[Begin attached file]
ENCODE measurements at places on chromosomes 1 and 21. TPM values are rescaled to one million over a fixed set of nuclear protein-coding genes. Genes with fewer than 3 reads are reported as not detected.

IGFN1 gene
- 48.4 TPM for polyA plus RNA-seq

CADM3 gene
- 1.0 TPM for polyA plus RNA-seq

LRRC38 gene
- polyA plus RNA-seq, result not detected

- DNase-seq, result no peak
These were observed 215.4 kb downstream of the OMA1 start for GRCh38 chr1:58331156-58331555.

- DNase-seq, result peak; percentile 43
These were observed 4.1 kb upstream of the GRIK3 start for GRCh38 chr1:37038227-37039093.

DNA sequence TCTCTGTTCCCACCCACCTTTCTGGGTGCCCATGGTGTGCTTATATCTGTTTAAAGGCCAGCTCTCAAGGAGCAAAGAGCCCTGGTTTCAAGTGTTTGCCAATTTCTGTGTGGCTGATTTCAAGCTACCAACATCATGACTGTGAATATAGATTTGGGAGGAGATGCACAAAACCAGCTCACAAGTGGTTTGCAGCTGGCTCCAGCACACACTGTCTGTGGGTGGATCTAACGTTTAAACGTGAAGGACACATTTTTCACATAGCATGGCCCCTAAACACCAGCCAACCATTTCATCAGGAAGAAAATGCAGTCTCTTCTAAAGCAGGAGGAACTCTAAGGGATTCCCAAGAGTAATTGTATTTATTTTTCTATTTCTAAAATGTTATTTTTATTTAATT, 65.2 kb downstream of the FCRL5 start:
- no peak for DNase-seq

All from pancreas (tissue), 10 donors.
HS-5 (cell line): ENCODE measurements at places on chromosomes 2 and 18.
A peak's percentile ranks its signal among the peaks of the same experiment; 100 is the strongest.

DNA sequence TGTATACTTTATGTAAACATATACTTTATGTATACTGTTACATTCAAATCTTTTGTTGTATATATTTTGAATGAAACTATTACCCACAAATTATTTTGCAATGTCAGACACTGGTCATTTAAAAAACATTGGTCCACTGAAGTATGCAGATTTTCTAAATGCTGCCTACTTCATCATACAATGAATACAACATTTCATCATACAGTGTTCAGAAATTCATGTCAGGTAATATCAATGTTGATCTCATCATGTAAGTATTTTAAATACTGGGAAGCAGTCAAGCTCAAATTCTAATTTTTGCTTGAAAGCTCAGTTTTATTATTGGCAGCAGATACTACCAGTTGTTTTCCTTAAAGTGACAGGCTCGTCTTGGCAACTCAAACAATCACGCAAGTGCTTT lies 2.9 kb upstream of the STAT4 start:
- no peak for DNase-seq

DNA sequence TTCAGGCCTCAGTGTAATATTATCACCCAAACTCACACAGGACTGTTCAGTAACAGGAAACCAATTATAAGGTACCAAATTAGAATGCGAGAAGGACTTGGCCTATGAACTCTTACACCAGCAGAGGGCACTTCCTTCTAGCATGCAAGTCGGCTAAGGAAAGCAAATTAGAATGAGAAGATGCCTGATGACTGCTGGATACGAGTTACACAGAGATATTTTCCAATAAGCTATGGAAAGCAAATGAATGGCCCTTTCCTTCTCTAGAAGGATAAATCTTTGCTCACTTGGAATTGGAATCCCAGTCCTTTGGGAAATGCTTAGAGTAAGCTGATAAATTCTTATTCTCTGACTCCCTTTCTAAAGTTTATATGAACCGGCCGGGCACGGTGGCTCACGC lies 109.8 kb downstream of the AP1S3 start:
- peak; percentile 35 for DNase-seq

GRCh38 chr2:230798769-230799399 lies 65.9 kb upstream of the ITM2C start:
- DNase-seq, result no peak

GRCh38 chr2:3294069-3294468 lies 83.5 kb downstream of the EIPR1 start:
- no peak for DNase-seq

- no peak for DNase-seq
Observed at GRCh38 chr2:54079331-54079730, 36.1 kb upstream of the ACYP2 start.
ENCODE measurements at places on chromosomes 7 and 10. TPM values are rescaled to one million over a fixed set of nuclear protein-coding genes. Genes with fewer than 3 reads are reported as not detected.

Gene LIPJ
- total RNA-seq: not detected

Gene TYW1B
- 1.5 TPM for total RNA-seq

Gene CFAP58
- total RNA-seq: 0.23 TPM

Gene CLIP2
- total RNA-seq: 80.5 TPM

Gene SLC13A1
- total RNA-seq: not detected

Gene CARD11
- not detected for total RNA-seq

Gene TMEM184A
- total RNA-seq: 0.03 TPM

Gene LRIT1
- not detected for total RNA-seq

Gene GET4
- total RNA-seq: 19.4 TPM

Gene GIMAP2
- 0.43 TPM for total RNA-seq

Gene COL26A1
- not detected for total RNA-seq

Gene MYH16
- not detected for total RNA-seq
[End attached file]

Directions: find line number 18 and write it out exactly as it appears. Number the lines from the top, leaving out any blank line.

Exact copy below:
- no peak for DNase-seq